The Giver, first page.


It was almost December, and Jonas was beginning to be
frightened. No. Wrong word, Jonas thought. Frightened meant
that deep, sickening feeling of something terrible about to
happen. Frightened was the way he had felt a year ago when an
unidentified aircraft had overflown the community twice. He
had seen it both times. Squinting toward the sky, he had seen
the sleek jet, almost a blur at its high speed, go past, and a
second later heard the blast of sound that followed. Then one
more time, a moment later, from the opposite direction, the
same plane.

At first, he had been only fascinated. He had never seen
aircraft so close, for it was against the rules for Pilots to fly
over the community. Occasionally, when supplies were de-
livered by cargo planes to the landing field across the river, the
children rode their bicycles to the riverbank and watched,
intrigued, the unloading and then the takeoff directed to the
west, always away from the community.

But the aircraft a year ago had been different. It was not a
squat, fat-bellied cargo plane but a needle-nosed single-pilot
jet. Jonas, looking around anxiously, had seen others — adults
as well as children — stop what they were doing and wait,
confused, for an explanation of the frightening event.

Admittedly, this isn’t going well, even as far as youth fiction goes… Our early curiousity and intrigue born of the first paragraph has transmogrified into an ugly suspension of disbelief. Things that are out-and-out frightening to not only children but also adults are those that are completely unknown, clearly dangerous, or at least obviously out-of-context. Given how accurately Jonas is able to identify the “frightening” plane as being “a needle-nosed single-pilot jet” despite it being “almost a blur at its high speed” is more than a bit odd.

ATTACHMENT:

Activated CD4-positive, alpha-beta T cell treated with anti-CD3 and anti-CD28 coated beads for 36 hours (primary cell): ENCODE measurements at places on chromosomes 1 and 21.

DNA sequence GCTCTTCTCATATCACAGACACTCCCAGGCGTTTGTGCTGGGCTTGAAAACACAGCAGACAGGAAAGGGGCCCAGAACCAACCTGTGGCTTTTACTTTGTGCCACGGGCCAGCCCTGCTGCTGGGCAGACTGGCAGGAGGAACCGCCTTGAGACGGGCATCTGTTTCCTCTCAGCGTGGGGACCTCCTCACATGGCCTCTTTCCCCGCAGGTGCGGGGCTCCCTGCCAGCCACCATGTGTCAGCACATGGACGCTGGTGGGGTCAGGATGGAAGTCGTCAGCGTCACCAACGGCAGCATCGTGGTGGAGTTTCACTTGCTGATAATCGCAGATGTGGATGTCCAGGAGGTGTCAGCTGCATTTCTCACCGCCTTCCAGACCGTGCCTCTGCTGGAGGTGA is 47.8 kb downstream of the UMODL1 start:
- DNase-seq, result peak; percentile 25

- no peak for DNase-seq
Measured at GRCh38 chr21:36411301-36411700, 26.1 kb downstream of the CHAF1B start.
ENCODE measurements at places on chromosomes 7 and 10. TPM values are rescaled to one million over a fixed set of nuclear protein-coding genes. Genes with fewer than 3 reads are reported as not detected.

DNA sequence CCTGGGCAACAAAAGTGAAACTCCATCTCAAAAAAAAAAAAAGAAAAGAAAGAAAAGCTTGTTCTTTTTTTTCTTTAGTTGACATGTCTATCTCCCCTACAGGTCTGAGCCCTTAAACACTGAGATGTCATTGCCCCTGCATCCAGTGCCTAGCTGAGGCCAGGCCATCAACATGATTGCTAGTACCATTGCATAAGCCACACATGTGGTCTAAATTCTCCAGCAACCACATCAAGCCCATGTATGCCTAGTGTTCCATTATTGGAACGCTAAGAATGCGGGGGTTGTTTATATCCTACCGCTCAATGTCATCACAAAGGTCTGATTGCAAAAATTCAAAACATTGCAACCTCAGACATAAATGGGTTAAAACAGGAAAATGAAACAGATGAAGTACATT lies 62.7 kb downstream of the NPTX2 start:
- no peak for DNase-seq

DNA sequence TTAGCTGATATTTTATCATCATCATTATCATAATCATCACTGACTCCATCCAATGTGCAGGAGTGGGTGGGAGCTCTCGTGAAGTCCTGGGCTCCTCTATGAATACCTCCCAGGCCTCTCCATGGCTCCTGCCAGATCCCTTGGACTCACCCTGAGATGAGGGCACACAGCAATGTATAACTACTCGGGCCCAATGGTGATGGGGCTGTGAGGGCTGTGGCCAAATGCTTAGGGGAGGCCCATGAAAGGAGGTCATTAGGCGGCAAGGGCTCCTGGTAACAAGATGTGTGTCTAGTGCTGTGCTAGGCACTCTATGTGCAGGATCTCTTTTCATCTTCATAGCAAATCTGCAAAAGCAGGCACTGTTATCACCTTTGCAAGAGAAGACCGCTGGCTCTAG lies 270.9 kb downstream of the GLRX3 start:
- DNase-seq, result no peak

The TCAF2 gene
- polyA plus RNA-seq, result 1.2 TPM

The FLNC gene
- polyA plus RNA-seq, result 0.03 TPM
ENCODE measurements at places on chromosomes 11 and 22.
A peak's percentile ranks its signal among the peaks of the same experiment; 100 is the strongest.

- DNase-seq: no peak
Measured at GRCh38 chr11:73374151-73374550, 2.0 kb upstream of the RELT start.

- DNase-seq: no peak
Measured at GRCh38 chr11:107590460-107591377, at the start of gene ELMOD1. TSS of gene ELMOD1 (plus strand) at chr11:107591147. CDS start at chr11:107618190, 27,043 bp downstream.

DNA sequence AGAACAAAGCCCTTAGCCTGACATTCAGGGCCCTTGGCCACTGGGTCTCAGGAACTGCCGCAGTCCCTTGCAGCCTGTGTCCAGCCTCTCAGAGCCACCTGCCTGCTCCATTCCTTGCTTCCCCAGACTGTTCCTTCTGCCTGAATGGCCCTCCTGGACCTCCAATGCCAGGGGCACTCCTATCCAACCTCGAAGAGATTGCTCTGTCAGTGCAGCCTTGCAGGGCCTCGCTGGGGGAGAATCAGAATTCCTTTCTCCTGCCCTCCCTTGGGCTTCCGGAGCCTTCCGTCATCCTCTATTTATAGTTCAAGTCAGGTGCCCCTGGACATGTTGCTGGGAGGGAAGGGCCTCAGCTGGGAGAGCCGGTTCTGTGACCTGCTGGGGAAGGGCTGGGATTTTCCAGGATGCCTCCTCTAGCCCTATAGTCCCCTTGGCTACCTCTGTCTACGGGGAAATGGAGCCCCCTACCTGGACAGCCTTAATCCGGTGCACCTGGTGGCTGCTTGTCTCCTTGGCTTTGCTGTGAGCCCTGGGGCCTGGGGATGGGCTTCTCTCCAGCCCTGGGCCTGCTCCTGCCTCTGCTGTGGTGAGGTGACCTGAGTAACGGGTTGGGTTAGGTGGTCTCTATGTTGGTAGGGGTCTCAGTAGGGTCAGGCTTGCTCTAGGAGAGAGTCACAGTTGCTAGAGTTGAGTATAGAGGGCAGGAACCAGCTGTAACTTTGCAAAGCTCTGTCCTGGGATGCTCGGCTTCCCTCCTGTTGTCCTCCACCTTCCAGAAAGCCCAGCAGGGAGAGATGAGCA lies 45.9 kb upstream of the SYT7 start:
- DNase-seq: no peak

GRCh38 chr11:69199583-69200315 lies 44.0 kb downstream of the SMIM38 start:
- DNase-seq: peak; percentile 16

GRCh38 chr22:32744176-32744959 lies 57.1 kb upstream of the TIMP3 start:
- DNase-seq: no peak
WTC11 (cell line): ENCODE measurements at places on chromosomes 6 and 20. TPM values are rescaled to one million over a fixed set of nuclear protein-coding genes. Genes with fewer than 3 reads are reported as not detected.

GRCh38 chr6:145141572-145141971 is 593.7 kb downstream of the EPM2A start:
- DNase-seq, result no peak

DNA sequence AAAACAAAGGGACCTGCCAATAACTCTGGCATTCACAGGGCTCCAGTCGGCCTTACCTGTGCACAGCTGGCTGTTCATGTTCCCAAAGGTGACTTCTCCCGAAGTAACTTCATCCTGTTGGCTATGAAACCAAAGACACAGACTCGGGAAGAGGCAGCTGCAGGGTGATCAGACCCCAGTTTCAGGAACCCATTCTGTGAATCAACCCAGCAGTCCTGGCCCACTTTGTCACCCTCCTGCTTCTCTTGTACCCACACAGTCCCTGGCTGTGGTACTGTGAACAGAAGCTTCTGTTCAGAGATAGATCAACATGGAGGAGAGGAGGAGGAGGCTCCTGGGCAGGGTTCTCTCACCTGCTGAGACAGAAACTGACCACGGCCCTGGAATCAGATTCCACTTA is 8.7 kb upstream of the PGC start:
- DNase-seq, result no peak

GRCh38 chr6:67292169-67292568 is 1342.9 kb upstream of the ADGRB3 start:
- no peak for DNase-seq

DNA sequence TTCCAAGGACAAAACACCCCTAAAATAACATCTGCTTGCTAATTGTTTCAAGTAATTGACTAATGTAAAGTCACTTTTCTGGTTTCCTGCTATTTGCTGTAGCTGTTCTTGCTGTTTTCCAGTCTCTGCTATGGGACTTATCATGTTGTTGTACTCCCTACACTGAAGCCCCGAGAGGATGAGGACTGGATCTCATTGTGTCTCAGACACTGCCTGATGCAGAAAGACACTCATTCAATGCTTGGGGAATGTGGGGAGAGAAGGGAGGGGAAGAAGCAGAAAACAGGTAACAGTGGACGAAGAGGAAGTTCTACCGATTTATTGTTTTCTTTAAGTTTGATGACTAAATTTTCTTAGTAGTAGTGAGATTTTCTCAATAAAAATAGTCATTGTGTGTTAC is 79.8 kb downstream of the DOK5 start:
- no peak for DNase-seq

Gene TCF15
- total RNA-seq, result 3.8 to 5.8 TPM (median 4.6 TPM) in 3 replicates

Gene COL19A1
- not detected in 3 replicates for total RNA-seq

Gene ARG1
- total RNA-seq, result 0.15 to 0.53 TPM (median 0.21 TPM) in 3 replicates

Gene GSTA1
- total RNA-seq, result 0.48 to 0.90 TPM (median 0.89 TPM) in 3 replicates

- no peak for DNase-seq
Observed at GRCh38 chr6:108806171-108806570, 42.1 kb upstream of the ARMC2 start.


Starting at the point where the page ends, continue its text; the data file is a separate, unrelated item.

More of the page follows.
It’s kinda weird that everyone knows what a jet is, what it looks like, what it does, that its appearance in-flight is highly unusual (a no-more-than-once-a-decade sort of thing), that all it did was fly overhead a couple time, and that this made everyone shit their collective pants. I mean, why are he and the adults so frightened just because some “rules” are being broken. How do earthworms even know what rules Pilots are bound to ? Talk about lecturing birds how to fly! Furthermore, why are “Pilots” spelled with a capital “P” anyways ? Why are they priviledged so ? And given their priviledge, why aren’t they allowed to fly where they want, when they want ? What kind of hamstrung priviledge is this ??!

This exercise started off so well! But I guess that the scything expectations of logical consistency are different for youth and adults. That’s probably a good thing. Everything has its time and place.

It might be fun to try this experiment on something more mature, like Dante or Nabokov. Until then…

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